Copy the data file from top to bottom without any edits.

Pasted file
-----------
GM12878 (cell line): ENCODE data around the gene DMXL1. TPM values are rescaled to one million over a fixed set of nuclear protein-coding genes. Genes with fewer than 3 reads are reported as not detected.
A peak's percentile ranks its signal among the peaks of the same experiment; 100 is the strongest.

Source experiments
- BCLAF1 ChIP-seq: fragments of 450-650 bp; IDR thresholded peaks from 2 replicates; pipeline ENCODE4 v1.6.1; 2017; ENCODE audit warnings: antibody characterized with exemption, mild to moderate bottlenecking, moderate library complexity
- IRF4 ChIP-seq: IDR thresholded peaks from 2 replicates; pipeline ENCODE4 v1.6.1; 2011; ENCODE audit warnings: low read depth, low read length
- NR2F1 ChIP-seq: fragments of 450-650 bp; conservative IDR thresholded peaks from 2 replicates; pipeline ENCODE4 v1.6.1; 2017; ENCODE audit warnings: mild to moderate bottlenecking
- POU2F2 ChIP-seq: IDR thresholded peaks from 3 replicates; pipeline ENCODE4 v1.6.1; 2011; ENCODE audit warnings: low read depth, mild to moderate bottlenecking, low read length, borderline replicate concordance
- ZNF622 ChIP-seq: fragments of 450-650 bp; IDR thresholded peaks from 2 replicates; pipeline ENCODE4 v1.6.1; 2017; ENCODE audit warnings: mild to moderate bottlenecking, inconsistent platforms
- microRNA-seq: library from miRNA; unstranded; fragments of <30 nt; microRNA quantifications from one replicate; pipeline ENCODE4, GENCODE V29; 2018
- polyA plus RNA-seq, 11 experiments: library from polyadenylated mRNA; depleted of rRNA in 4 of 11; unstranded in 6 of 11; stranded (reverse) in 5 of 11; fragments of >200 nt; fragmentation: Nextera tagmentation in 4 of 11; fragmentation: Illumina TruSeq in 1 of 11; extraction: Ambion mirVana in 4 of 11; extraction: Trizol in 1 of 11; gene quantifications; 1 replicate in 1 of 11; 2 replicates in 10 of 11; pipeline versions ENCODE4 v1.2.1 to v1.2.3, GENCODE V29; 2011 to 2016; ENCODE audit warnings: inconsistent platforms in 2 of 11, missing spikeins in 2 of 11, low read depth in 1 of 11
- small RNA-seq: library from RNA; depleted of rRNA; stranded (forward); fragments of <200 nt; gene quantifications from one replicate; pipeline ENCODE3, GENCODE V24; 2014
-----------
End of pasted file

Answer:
GM12878 (cell line): ENCODE data around the gene DMXL1. TPM values are rescaled to one million over a fixed set of nuclear protein-coding genes. Genes with fewer than 3 reads are reported as not detected.
A peak's percentile ranks its signal among the peaks of the same experiment; 100 is the strongest.

Source experiments
- BCLAF1 ChIP-seq: fragments of 450-650 bp; IDR thresholded peaks from 2 replicates; pipeline ENCODE4 v1.6.1; 2017; ENCODE audit warnings: antibody characterized with exemption, mild to moderate bottlenecking, moderate library complexity
- IRF4 ChIP-seq: IDR thresholded peaks from 2 replicates; pipeline ENCODE4 v1.6.1; 2011; ENCODE audit warnings: low read depth, low read length
- NR2F1 ChIP-seq: fragments of 450-650 bp; conservative IDR thresholded peaks from 2 replicates; pipeline ENCODE4 v1.6.1; 2017; ENCODE audit warnings: mild to moderate bottlenecking
- POU2F2 ChIP-seq: IDR thresholded peaks from 3 replicates; pipeline ENCODE4 v1.6.1; 2011; ENCODE audit warnings: low read depth, mild to moderate bottlenecking, low read length, borderline replicate concordance
- ZNF622 ChIP-seq: fragments of 450-650 bp; IDR thresholded peaks from 2 replicates; pipeline ENCODE4 v1.6.1; 2017; ENCODE audit warnings: mild to moderate bottlenecking, inconsistent platforms
- microRNA-seq: library from miRNA; unstranded; fragments of <30 nt; microRNA quantifications from one replicate; pipeline ENCODE4, GENCODE V29; 2018
- polyA plus RNA-seq, 11 experiments: library from polyadenylated mRNA; depleted of rRNA in 4 of 11; unstranded in 6 of 11; stranded (reverse) in 5 of 11; fragments of >200 nt; fragmentation: Nextera tagmentation in 4 of 11; fragmentation: Illumina TruSeq in 1 of 11; extraction: Ambion mirVana in 4 of 11; extraction: Trizol in 1 of 11; gene quantifications; 1 replicate in 1 of 11; 2 replicates in 10 of 11; pipeline versions ENCODE4 v1.2.1 to v1.2.3, GENCODE V29; 2011 to 2016; ENCODE audit warnings: inconsistent platforms in 2 of 11, missing spikeins in 2 of 11, low read depth in 1 of 11
- small RNA-seq: library from RNA; depleted of rRNA; stranded (forward); fragments of <200 nt; gene quantifications from one replicate; pipeline ENCODE3, GENCODE V24; 2014